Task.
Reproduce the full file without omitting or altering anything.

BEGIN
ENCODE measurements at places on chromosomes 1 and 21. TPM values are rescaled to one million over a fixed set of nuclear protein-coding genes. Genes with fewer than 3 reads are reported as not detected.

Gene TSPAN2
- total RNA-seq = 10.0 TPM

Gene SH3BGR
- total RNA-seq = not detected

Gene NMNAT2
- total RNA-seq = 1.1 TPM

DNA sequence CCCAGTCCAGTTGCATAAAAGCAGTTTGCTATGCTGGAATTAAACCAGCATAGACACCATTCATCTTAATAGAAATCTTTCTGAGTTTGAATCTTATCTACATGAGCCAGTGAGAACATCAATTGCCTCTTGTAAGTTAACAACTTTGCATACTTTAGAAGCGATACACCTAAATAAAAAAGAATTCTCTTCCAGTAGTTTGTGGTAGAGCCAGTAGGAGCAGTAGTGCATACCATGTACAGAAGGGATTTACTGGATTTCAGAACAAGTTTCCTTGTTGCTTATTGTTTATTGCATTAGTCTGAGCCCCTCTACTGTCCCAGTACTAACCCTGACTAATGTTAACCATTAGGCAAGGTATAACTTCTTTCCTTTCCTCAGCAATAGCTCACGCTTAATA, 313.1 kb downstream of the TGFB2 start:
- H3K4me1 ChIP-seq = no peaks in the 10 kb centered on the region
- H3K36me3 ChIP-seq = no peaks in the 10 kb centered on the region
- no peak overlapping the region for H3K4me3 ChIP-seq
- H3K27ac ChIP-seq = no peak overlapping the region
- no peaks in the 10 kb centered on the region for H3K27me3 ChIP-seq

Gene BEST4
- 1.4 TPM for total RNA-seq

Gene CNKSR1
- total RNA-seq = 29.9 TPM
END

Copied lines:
ENCODE measurements at places on chromosomes 1 and 21. TPM values are rescaled to one million over a fixed set of nuclear protein-coding genes. Genes with fewer than 3 reads are reported as not detected.

Gene TSPAN2
- total RNA-seq = 10.0 TPM

Gene SH3BGR
- total RNA-seq = not detected

Gene NMNAT2
- total RNA-seq = 1.1 TPM

DNA sequence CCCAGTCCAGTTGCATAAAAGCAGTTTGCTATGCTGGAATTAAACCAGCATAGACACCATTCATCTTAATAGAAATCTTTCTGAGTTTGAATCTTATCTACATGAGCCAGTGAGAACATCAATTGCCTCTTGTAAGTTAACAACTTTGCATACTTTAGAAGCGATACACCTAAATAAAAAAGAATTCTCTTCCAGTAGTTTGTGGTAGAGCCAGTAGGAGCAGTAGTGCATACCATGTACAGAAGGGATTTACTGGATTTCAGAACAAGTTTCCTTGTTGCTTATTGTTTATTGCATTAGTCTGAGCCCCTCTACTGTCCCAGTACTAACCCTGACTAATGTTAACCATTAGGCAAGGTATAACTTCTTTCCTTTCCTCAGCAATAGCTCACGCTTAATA, 313.1 kb downstream of the TGFB2 start:
- H3K4me1 ChIP-seq = no peaks in the 10 kb centered on the region
- H3K36me3 ChIP-seq = no peaks in the 10 kb centered on the region
- no peak overlapping the region for H3K4me3 ChIP-seq
- H3K27ac ChIP-seq = no peak overlapping the region
- no peaks in the 10 kb centered on the region for H3K27me3 ChIP-seq

Gene BEST4
- 1.4 TPM for total RNA-seq

Gene CNKSR1
- total RNA-seq = 29.9 TPM